In effect saying yes was only a choice to delay death, and potentially to, to produce a – what must for mum have been a much more protracted and unpleasant experience than it would have been simply to lapse into unconsciousness and die that night. But the speed at which you are required to react, and the kind of – the fact you’re suddenly presented with these extreme situations is, I think is – would have made it very difficult to say, “Don't intervene.” but I think that, that would have been – you know, in hindsight that would have been the right decision to make, but it’s not one that we made, so (in the clip)

My dad certainly in his darker moments over the, did say that, you know, we’ve actually condemned her to a kind of living death, having not been brave enough to take the step. Which I think is, is, yeah, I think that’s a…that is the end result of the choice we made, but I think we would have to, you know, in all fairness recognise that we made the decision that we felt was right at the time.  And you can't do anything other than that(no cut clip)

Because given the state in which mum was – which I suspect was, physically incapable of any, – physically incapable of expressing any response to the situation, but I don’t think that meant that she was not – that she wasn’t aware of the situation. I think she was very much aware of the situation and certainly though she didn’t have speech and she had, no movement as far as we could tell, apart from being able to move her head from side to side. She didn’t – she had a little, squeeze in one hand, but couldn’t move arms and legs, couldn’t, sit up or kind of move around in the bed at all, that she would have been – she was nonetheless kind of very aware of the situation I think. So that was how it went. And, in my own mind I’m not convinced I’m not sure how little speech and, interactive ability mum had. Because my feeling is that some of it was, a choice not to interact, or to appear to be asleep when visitors came at certain points. Because I would imagine that the situation itself was, you know, almost, almost unliveable.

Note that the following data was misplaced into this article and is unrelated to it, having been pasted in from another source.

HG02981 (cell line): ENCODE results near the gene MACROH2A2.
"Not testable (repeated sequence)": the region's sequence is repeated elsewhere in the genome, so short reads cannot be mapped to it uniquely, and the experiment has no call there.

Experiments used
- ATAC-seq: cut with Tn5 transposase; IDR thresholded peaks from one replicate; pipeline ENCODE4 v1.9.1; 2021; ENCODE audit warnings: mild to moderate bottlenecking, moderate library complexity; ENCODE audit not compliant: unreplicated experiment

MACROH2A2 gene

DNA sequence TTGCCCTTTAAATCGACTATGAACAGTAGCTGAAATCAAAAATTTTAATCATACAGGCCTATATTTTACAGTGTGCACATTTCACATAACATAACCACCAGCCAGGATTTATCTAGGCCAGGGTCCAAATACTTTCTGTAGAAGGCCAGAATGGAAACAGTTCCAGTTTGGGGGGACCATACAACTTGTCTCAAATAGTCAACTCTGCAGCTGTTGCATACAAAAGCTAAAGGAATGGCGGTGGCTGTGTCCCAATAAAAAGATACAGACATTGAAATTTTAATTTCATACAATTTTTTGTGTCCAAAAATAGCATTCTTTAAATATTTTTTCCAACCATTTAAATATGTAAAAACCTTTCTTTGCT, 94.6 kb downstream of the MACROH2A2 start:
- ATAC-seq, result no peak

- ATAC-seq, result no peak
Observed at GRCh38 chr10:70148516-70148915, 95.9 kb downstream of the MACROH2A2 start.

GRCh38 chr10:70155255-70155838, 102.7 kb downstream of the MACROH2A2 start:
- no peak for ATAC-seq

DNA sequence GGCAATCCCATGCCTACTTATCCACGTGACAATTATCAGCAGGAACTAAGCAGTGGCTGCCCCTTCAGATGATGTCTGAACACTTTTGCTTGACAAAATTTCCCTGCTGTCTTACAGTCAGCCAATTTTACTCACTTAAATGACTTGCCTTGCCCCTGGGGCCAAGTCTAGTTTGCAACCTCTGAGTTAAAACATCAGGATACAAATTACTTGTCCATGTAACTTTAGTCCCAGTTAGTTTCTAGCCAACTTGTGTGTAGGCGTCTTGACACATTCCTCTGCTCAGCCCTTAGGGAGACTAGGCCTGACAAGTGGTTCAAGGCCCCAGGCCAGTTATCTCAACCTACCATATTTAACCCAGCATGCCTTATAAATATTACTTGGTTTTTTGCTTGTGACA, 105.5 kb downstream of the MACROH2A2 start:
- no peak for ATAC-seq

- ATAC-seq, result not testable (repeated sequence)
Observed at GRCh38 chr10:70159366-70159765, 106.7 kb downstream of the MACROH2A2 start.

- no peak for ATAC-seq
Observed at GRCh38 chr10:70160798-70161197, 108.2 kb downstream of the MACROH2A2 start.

So, yeah. It was kind of curious. I think it… – I don’t know how one would classify the level of consciousness that mum had, which I think was actually variable, and I think that some of that variability in terms of responsiveness was actually a choice to shut down from time to time because it was easier to do that than to kind of deal with the reality of the situation. But there were a couple of occasions I think – one time – I was trying to think one time when I went, –the – a couple of times when for example she responded to one of my children with a huge smile, but then was completely unresponsive when another of us kind of turned up into the room and so forth. So I have no idea whether those were kind of, you know, what one might say is moments of illumination in an otherwise kind of unresponsive state. But my instinct is that those were kind of chosen responses in some senses to a very, very difficult situation.  
 

Sonia reflects on a decision not to treat her mother’s pneumonia, and the death that followed – she found it very difficult to see her mother struggling to breathe.

Sonia reflects on a decision not to treat her mother’s pneumonia, and the death that followed – she found it very difficult to see her mother struggling to breathe.

SHOW TEXT VERSION